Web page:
Canon Bryan, CFO and Director of Terrestrial Energy as well as a highly respected uranium industry expert, is somewhat constructive on the sector, but feels it will take a major ‘shock’ to kickstart it. That could be several things, such as Japan tooling up or India and China speeding up reactor construction. He did say that China is a moving like a steaming train and could well accelerate its nuclear buildup plans.
Further, Canon said a negative shock such as some political issue in Kazakhstan, which supplies approx. 40% of the world’s uranium, could positively affect the price:
“The price of uranium today is surprising to many in the industry. What has been unexpected is Japan's refusal to turn its nuclear power plants back on. It has been over 5 years and only 2 of their reactors are providing power today. The effects on Japan's economy and its emissions are horrendous. Other problems for uranium markets have presented themselves as well, such as selling of uranium stockpiles by the US Department of Energy.”
However, upon understanding the sector, it makes sense to gain exposure. There seems little doubt that the stagnating primary mine supply in combination with the growing demand will result in shortages for years down the road.
Where is the current and future nuclear reactor base going to get its long term, secure supply of uranium from? Fortunately, there is a geological anomaly in the heart of geopolitically-favourable Canada called the Athabasca Basin which happens to host the highest-grade uranium deposits in the world.
Despite a declining commodity price environment recently, the Athabasca Basin has allowed a handful of exploration companies to flourish. Recent success stories like NexGen Energy, Fission Uranium, Alpha Minerals and Hathor Exploration have collectively created over $1.5 billion in value for investors and exemplify the unique opportunity Athabasca Basin uranium exploration companies can offer investors through the discovery process. One of the few companies left out there looking to emulate these successes and generate significant shareholder value through exploration and making new high grade uranium discoveries is Skyharbour Resources Ltd. (TSX-V: SYH).
The Company, and its CEO Jordan Trimble, have used recent weakness in the uranium market to build up a top tier asset base in the Basin at attractive valuations, assemble a strong, focused management and technical team, and to lay the ground work to benefit from the turnaround in the market.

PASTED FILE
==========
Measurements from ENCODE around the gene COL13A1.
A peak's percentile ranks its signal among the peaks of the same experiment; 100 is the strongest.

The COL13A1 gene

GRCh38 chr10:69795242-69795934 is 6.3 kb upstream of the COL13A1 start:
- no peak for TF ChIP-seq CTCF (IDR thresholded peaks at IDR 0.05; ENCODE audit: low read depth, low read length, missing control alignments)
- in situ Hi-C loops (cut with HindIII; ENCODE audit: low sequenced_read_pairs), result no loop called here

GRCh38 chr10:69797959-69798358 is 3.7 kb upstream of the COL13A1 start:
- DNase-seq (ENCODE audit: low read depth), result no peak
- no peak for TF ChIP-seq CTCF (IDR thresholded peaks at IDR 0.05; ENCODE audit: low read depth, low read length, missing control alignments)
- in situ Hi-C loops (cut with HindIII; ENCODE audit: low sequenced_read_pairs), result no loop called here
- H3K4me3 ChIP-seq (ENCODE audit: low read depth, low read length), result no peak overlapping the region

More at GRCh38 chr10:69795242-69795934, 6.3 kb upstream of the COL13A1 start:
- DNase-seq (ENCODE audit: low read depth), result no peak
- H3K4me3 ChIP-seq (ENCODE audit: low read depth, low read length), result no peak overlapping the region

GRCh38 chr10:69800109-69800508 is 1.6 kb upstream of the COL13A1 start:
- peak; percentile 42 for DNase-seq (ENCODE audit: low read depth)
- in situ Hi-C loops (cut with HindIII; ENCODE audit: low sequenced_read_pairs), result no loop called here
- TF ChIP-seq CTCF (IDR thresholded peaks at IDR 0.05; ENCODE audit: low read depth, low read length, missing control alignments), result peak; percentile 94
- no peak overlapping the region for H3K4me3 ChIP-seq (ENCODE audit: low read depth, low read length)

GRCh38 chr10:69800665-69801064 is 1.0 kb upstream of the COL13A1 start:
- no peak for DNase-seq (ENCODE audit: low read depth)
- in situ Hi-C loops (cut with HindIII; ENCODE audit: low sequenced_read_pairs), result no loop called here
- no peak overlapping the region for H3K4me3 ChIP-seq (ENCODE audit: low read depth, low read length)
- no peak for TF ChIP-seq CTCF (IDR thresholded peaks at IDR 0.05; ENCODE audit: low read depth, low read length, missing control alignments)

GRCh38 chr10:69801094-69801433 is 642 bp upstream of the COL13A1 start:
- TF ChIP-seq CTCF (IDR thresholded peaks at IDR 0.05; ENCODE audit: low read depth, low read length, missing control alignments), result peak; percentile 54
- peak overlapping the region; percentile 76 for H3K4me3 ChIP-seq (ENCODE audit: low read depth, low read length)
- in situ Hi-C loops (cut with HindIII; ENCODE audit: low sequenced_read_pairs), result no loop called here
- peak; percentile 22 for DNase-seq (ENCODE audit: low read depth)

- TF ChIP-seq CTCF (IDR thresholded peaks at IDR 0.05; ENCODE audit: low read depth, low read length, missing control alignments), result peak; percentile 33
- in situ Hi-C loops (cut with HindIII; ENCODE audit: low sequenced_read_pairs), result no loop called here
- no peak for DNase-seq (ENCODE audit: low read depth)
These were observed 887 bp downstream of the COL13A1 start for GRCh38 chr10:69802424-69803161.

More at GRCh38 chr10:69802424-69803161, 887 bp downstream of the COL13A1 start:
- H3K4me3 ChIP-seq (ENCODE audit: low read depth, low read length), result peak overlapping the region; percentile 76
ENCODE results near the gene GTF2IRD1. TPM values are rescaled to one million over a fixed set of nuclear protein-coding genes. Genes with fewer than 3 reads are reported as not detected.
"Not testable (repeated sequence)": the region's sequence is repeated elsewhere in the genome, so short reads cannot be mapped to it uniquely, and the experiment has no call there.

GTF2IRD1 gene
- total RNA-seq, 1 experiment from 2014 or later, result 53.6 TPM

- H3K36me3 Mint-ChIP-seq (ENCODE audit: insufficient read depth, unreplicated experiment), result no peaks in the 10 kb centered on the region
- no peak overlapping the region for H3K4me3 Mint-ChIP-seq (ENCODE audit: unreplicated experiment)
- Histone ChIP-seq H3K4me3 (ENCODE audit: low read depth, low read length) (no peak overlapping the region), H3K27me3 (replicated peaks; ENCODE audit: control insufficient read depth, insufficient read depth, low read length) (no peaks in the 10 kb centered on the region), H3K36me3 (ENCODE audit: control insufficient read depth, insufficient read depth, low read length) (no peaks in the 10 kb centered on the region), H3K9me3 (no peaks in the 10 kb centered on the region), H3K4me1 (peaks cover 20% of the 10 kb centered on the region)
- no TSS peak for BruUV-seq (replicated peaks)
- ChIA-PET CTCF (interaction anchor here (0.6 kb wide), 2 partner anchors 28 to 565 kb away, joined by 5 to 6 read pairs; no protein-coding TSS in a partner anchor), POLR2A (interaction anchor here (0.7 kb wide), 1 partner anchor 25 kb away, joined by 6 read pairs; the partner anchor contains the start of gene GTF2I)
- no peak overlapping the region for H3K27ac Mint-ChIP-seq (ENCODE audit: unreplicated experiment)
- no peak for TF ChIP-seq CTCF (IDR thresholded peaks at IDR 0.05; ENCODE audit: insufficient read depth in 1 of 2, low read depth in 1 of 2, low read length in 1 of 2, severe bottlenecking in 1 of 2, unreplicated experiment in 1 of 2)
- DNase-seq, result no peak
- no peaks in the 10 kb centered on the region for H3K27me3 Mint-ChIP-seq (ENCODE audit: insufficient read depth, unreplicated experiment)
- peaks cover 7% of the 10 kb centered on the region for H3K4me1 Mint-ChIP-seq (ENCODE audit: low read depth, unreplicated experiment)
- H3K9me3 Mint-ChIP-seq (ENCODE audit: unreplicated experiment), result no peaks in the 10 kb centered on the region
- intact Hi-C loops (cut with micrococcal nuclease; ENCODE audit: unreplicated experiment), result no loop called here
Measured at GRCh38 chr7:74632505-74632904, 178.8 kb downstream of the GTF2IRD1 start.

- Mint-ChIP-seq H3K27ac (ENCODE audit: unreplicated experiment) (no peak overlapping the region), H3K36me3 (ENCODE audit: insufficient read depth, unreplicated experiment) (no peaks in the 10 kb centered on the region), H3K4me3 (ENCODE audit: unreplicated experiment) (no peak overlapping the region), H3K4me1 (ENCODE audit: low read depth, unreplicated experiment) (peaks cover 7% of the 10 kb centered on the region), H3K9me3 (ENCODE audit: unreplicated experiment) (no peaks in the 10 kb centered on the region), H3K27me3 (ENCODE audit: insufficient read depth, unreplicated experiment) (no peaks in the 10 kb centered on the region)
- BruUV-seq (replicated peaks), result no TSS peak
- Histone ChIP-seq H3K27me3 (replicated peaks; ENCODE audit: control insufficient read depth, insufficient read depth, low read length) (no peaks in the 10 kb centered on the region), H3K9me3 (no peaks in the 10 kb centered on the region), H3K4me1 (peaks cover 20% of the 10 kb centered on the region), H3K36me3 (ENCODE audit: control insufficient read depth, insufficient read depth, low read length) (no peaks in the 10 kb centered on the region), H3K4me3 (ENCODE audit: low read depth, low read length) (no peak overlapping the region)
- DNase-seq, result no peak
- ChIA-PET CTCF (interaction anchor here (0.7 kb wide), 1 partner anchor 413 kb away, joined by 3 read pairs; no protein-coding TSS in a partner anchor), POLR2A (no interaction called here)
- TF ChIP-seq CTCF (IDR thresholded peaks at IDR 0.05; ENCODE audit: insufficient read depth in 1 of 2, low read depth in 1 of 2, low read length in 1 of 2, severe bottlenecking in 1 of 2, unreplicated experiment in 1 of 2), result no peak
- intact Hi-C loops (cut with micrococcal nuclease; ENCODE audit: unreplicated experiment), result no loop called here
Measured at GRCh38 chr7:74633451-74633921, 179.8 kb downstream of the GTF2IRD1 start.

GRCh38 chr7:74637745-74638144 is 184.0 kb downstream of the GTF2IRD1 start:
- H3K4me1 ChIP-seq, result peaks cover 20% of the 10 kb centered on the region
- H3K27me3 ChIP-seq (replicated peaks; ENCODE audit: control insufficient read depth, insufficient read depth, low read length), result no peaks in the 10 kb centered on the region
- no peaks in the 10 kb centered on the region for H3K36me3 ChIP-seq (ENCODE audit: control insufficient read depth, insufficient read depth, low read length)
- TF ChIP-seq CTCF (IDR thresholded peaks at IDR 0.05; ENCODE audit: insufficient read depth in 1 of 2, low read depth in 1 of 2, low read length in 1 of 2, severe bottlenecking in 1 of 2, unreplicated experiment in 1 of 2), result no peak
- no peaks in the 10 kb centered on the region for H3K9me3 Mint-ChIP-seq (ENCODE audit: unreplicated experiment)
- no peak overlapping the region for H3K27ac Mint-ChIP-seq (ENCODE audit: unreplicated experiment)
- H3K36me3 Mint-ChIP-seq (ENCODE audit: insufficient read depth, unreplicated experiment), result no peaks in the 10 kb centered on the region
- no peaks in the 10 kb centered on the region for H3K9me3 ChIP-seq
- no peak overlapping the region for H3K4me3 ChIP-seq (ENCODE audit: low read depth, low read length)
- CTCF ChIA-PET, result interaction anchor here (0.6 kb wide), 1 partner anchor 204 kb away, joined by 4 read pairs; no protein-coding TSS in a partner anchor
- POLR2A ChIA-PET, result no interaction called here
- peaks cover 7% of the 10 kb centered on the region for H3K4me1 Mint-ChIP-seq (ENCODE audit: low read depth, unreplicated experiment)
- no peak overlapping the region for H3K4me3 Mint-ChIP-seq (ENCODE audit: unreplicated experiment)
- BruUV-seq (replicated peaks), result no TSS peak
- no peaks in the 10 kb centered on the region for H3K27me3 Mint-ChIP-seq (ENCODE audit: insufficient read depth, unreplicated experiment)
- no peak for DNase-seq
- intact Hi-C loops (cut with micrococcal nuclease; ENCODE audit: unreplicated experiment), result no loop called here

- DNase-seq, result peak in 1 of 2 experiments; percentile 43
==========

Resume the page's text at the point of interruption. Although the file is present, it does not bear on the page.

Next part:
“What we’ve been able to do over the last four years is to capitalize on this unprecedented bear market. We've now accumulated five projects, covering over 250,000 hectares of prospective land at pennies on the dollar. The valuation we’ve been able to get these projects at is less than $2.5 million in cash and stock. The five projects have had over $60 million invested in them in historical exploration. The strategy is now to go and value-add the projects through exploration and drilling.”
It’s worth noting that Skyharbour’s Head Geologist, Rick Kusmirski (or “Radioactive Rick” as he is nicknamed), employed a similar strategy in the early 2000’s with his company JNR Resources and benefited from the inevitable turnaround in the uranium market resulting in a share price increase from 5 cents to over $4 in 2007. To provide some context, two projects now in Skyharbour’s portfolio known as Moore Lake and Falcon Point constituted the flagship projects for JNR Resources in the mid-2000’s which boasted a +$300 million market cap. Skyharbour currently trades at a $12 million market cap and owns three other projects in the Basin as well. Furthermore, Skyharbour has advanced some of its properties through strategic partnerships with other companies.
CEO Jordan Trimble says the company will continue to employ this prospect generator strategy on its non-core assets which will allow for additional exploration financed by other companies, stock/cash payments made to Skyharbour, and more news flow going forward with Skyharbour retaining a carried interest and upside exposure in the projects.
Skyharbour's flagship project is the Moore Lake Uranium Project being optioned from Denison Mines which is also a large, strategic shareholder of the Company. A high-grade uranium pod called the “Maverick Zone” was discovered by JNR Resources led by Skyharbour’s head geologist Rick Kusmirski with drill results including 4.03% eU3O8 over 10 metres at approx. 260 metres depth. Skyharbour will be commencing its first drill program on the project in early 2017. The Company also owns a 100% interest in the Falcon Point Uranium Project on the east side of the Basin which hosts a shallow NI 43-101 inferred uranium and thorium resource as well as a high-grade surface showing at the north end of the property where recent grab samples returned up to 68% U3O8.
On the west side of the Basin, Skyharbour owns a 50% interest in the large Preston Uranium Project strategically located near Fission Uranium’s Patterson Lake South high-grade Triple R deposit as well as NexGen Energy’s high grade Arrow deposit. Approx. $5 million in exploration has been carried out to date on the property delineating over a dozen drill targets with partner companies having funded the bulk of this work.